Quotable (#15)

Marc Andreessen (interviewed by Brian Fung) determinedly messes with some complacent assumptions:

… we sort of have a theory on … where really disruptive technologies come from. So the really new disruptive technologies come from the fringe. This was true of PCs. Steve Jobs was, like, a hippie. Internet came from the fringe. No big technology company thought the Internet was going to be important, right up until basically 1995 or 1996.

Bitcoin is the classic instance of that. Bitcoin didn’t come from Citibank; it didn’t come from the Federal Reserve; it didn’t come from Visa. It came from the fringe. And now Bitcoin is in the early stages of mainstreaming today. And the signs that it’s in the early stages of mainstreaming are mainstream venture capital firms funding mainstream startups, employing mainstream engineers to build services that’ll be used by mainstream people. You’ve got big companies that are not yet doing a lot with it, but are looking very seriously at it. So every big bank has people that are trying to figure out what to do with Bitcoin; every big e-commerce company has people that are trying to figure out Bitcoin. You have mainstream regulators figuring it out; you’ve got people at the Federal Reserve, and the Treasury Department and IRS that are figuring it out. At the state level, people are engaged on it. And so, it’s in the early stages of mainstreaming.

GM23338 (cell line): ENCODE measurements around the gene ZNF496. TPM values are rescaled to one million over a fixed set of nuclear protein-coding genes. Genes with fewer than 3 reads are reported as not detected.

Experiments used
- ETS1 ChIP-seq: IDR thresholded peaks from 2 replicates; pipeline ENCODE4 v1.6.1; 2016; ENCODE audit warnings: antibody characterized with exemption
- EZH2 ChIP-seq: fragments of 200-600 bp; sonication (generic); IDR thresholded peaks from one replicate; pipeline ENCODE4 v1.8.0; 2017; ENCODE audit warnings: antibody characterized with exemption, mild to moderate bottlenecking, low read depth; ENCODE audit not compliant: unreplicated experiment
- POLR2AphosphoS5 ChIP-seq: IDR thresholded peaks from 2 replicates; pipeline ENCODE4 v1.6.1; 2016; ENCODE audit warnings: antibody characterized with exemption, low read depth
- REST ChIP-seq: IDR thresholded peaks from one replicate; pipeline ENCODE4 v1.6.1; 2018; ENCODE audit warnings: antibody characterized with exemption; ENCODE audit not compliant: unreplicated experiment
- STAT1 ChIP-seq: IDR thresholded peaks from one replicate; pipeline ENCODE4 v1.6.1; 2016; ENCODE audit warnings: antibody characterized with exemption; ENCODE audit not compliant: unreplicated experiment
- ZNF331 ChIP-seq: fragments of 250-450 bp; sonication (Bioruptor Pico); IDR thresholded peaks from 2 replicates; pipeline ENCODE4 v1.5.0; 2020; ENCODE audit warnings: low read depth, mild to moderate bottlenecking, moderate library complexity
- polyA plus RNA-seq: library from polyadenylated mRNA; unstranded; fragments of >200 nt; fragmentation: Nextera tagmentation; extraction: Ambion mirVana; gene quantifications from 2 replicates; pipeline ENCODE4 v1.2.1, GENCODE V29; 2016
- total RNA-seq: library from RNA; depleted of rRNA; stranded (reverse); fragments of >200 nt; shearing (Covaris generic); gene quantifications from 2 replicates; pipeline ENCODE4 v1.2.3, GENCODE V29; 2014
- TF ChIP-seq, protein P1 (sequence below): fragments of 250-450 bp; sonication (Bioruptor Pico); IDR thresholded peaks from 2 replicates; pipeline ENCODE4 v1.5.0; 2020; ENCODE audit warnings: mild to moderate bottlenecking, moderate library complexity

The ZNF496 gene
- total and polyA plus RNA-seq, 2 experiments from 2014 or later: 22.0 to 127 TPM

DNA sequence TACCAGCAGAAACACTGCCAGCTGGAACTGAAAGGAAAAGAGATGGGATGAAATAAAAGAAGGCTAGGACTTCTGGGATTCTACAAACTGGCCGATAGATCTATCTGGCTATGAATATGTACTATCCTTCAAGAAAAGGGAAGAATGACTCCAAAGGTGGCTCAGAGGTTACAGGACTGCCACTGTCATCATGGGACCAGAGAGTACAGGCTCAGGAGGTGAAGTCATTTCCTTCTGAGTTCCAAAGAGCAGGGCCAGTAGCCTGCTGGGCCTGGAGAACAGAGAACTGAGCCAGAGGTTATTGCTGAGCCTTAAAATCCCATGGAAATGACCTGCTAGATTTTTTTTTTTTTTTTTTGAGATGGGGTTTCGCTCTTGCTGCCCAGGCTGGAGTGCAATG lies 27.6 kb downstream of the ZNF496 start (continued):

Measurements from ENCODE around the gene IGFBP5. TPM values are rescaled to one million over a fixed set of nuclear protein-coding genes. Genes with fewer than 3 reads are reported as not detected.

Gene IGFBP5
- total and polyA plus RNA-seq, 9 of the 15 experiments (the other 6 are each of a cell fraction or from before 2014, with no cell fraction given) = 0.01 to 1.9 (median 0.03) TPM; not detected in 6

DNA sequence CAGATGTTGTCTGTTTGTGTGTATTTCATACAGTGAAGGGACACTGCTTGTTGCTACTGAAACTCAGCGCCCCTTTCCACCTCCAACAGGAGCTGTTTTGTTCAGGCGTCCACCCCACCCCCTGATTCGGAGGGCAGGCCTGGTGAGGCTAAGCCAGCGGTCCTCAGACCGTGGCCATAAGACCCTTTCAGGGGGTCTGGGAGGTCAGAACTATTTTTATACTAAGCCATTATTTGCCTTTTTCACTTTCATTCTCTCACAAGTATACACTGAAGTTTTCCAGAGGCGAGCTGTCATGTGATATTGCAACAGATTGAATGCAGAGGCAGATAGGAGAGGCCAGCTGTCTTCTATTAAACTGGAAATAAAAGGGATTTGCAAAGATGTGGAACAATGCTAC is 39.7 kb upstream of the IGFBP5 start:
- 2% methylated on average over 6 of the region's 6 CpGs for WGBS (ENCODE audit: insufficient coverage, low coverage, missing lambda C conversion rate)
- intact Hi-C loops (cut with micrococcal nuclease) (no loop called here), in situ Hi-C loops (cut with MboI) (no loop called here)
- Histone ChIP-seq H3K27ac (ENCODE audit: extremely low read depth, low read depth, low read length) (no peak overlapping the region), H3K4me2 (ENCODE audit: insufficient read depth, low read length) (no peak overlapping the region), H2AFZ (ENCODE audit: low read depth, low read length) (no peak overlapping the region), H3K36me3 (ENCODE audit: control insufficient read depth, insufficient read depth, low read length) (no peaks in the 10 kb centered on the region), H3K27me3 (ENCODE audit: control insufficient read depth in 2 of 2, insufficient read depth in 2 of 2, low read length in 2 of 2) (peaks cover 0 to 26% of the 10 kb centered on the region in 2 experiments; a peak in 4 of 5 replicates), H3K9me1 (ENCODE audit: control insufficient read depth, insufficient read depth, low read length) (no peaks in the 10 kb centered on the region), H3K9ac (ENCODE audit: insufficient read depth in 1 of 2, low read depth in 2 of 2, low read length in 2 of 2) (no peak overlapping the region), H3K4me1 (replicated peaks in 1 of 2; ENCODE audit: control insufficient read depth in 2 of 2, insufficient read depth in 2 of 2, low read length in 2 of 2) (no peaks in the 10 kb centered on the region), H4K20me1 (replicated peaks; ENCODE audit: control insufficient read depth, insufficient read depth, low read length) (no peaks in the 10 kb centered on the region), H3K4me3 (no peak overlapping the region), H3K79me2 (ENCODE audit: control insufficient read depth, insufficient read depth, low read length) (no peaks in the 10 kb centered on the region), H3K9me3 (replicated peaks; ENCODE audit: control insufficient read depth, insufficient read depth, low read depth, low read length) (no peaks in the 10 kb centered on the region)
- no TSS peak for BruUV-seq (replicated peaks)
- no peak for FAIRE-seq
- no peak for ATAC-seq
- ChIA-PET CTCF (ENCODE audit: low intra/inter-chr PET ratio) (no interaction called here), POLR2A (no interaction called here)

Anybody who thinks Bitcoin makes it easier to do transactions that aren’t tracked by the government is 100 percent wrong. The transactions all happen in public view. Anybody can look at the entire ledger and verify who owns what. So if you’re a law enforcement agency or an intelligence agency, this is a much easier way to track the flow of money than cash. So I think actually law enforcement and intelligence agencies are going to wind up being pro-Bitcoin, and libertarians are going to wind up being anti-Bitcoin.

Andreessen forecasts a Bitcoin-based virtual-industry worth “trillions” of dollars:

Digital stocks. Digital equities. Digital fundraising for companies. Digital bonds. Digital contracts, digital keys, digital title, who owns what — digital title to your house, to your car. Like for example, you get a digital title on a car, attached to a digital key, where you own your car on the Bitcoin blockchain and on your smartphone. The key for opening your car and starting your car is tied to that title. And if I sell you my car, automatically you get title, and you get the key that lets you operate the car, and it’s all digital, and it’s all unique, and it can’t be cracked. You’ve got digital voting, digital contracts, digital signatures. You’ve got unique pieces of digital content. If you guys wanted to know exactly who had every piece of content you ever made, you can track that. It’s this long list. And then every aspect of financial services: insurance contracts, insurance derivatives, currency exchange, remittance — on and on and on. It gives you a chance to basically go after this very broad category of online business in a new way.

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